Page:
Therapeutic Jurisprudence, Traditional Sentencing Theory and Behavioural Science: Towards Interdisciplinary Coherence

Michelle Edgely1

1   University of New England, School of Law, Armidale NSW 2351, medgely@une.edu.au 

Arguably, traditional sentencing theory reflects a balance between Kantian retributivism based on assumptions of formally equal rational and autonomous moral agents, and pragmatic Benthamite utilitarianism. Although both have normative underpinnings, arguably, these sentencing philosophies can lead to anormative sentencing practices because both theories arguably give insufficient attention to the humanity and moral interests of offenders.  In the sentencing context, TJ is a normative philosophy that urges legal actors and procedures to aim to minimise anti-therapeutic and maximise pro-therapeutic impacts on offenders when it can do so without compromising other important legal values. TJ has often drawn justification from utilitarian concerns, such as its potential to reduce recidivism; or from human rights concerns such as its tendency to better recognise the health and welfare needs of offenders.  While recognising the importance of these perspectives, this paper will argue that a significant strength of TJ is that it imbues legal practice with state-of-the-act behavioural science knowledge. The crime prevention function of sentencing is enhanced both theoretically and pragmatically, when law and practice is imbued with scientific knowledge drawn from evidence-based behavioural sciences. Given the complexities involved in understanding human behaviour and influencing behavioural change, such interdisciplinary knowledge helps the law move towards a more scientifically coherent praxis.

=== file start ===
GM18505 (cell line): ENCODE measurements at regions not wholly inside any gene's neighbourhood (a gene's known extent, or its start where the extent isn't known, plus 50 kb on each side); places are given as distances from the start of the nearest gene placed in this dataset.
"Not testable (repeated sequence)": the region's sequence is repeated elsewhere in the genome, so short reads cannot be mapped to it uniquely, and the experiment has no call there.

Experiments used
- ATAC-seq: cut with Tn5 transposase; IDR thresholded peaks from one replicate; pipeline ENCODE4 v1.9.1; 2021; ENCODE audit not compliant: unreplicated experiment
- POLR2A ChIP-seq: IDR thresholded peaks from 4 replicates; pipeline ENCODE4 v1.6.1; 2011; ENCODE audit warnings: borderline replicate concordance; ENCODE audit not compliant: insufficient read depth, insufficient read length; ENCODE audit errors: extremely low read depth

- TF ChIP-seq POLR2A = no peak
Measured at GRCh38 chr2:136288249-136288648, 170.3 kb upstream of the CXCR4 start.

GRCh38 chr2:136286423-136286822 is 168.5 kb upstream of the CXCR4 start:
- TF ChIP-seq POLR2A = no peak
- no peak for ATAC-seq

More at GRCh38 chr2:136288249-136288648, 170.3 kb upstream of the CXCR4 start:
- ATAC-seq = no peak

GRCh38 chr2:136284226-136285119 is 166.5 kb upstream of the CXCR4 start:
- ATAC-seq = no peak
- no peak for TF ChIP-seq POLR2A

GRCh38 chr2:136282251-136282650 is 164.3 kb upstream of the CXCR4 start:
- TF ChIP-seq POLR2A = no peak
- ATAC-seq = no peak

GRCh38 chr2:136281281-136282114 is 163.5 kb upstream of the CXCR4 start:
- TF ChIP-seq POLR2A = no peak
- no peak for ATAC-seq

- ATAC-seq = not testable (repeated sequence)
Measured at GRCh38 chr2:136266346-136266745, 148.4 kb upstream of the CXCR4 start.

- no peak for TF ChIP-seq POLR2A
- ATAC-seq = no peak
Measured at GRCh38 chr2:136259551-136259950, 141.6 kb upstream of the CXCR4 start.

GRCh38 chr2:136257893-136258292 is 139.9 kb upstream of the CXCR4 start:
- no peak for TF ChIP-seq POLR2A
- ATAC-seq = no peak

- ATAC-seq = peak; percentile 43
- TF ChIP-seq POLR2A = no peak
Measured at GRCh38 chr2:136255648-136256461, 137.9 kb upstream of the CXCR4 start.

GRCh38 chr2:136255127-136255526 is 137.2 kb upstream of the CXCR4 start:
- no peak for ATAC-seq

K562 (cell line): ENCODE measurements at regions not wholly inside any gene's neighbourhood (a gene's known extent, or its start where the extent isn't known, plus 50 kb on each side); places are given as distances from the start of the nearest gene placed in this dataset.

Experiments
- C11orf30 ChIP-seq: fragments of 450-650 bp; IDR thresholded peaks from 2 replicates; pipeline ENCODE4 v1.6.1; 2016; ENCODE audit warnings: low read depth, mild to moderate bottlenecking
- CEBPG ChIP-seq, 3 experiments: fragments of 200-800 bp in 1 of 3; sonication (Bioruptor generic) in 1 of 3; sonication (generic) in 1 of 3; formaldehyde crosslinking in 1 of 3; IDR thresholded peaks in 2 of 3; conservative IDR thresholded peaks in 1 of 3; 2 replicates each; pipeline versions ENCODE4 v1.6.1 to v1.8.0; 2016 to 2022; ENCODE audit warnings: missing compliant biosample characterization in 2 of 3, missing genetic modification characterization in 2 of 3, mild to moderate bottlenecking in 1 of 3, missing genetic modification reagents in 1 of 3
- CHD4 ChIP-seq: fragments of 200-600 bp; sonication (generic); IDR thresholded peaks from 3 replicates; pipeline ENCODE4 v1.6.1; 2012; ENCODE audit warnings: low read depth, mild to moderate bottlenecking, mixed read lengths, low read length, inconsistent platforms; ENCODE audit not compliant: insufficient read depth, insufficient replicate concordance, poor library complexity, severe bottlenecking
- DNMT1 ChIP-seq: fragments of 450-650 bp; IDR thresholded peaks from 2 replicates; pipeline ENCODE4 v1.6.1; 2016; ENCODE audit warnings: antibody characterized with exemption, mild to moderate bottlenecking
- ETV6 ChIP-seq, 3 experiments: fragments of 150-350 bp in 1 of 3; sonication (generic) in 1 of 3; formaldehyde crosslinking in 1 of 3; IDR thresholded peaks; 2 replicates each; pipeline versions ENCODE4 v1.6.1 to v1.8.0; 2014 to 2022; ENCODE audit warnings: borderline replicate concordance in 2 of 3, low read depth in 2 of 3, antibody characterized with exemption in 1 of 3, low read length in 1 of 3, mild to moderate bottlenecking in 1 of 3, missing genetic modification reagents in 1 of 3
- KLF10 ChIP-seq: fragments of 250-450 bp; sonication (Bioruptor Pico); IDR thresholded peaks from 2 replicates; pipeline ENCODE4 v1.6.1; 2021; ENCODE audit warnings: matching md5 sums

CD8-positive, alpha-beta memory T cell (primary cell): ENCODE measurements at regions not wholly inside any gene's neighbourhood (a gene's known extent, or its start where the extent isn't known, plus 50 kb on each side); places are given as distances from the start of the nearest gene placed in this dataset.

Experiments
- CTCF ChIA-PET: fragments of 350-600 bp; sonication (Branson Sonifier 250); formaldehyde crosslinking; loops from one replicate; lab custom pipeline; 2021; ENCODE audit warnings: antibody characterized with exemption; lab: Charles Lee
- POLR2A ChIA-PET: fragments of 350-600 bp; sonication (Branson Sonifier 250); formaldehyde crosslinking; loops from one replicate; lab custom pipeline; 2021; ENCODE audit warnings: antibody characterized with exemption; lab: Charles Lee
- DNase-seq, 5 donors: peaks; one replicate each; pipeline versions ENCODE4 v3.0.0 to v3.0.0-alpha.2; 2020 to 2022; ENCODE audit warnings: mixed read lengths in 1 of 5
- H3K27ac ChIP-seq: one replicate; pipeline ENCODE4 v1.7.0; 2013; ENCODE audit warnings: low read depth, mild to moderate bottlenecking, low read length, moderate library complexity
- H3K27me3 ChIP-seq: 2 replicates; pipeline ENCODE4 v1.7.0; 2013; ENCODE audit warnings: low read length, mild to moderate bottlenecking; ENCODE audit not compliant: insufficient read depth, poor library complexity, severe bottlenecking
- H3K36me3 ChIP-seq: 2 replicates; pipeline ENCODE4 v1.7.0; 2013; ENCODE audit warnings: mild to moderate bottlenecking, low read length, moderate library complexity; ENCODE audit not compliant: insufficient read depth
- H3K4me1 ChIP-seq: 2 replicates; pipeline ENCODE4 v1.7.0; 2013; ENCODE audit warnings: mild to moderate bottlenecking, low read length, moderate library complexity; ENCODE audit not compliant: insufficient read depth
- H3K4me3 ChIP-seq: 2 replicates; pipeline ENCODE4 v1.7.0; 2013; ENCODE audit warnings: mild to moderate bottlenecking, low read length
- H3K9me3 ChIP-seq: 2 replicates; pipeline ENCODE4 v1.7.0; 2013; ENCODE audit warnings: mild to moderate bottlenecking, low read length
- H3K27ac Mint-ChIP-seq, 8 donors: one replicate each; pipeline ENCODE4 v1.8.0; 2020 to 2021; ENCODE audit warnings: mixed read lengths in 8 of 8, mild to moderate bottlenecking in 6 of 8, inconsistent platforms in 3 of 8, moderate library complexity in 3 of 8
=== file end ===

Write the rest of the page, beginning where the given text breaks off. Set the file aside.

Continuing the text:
Biography:

Michelle Edgely is in the final stages of her PhD which examines the challenges involved in mainstreaming TJ in relation to mentally disordered offenders. She has published on TJ related issues and on other criminal procedure related issues.

About the Association

The Australasian Institute of Judicial Administration (AIJA) is a research and educational institute associated with Monash University. It is funded by the Law, Crime and Community Safety Council (LCCSC) and also from subscription income from its membership.

The principal objectives of the Institute include research into judicial administration and the development and conduct of educational programmes for judicial officers, court administrators and members of the legal profession in relation to court administration and judicial systems.

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